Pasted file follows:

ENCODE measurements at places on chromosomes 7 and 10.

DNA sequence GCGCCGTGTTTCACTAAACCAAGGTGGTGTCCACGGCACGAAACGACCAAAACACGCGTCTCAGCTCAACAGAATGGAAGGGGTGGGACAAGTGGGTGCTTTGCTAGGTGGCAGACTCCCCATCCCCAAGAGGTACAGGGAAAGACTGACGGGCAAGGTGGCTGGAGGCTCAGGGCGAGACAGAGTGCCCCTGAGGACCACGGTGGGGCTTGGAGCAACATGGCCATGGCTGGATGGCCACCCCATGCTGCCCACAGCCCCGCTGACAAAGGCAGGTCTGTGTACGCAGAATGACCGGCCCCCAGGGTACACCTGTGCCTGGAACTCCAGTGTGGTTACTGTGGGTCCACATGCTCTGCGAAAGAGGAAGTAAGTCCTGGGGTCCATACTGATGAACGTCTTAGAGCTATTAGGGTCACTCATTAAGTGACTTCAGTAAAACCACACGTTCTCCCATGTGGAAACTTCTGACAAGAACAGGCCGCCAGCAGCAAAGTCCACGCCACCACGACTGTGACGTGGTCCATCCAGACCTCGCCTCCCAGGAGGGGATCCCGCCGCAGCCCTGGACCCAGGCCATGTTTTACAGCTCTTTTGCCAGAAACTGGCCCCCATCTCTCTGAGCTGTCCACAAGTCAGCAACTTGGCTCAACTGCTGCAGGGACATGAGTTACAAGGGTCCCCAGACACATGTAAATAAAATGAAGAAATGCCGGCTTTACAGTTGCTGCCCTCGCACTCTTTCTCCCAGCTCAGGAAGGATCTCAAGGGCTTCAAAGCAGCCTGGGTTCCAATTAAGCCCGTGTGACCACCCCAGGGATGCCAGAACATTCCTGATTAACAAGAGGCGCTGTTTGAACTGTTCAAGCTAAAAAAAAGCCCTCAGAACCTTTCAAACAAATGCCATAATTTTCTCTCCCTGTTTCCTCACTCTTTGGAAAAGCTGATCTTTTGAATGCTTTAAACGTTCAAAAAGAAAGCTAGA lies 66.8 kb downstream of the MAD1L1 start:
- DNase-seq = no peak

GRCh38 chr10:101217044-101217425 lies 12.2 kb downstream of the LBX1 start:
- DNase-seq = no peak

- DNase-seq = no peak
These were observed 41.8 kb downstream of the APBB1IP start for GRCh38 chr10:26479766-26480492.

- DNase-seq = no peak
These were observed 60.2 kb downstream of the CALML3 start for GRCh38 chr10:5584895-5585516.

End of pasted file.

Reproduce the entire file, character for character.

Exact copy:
ENCODE measurements at places on chromosomes 7 and 10.

DNA sequence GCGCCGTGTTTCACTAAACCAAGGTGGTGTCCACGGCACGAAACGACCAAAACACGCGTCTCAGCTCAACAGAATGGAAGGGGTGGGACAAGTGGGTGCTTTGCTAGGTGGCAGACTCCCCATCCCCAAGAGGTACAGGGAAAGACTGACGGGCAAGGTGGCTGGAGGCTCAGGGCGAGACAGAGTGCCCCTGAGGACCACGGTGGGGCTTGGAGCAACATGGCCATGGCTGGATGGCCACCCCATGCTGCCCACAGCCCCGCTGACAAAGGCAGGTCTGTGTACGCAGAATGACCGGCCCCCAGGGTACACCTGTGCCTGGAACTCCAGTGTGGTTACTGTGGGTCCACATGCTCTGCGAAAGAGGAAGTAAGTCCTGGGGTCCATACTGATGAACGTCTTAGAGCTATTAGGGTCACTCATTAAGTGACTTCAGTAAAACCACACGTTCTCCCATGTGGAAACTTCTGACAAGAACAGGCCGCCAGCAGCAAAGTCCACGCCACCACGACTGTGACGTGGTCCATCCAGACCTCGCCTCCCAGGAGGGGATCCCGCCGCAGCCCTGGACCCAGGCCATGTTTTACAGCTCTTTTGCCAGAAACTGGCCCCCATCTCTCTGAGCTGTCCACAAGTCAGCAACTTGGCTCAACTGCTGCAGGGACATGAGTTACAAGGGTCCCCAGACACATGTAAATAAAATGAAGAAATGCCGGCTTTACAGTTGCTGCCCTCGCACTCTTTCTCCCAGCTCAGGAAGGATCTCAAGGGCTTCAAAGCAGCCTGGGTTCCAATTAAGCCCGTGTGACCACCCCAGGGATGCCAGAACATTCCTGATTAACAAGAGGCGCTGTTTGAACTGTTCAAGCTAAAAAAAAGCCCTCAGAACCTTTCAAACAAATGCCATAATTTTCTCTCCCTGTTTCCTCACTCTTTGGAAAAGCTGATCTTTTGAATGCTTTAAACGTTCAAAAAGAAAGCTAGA lies 66.8 kb downstream of the MAD1L1 start:
- DNase-seq = no peak

GRCh38 chr10:101217044-101217425 lies 12.2 kb downstream of the LBX1 start:
- DNase-seq = no peak

- DNase-seq = no peak
These were observed 41.8 kb downstream of the APBB1IP start for GRCh38 chr10:26479766-26480492.

- DNase-seq = no peak
These were observed 60.2 kb downstream of the CALML3 start for GRCh38 chr10:5584895-5585516.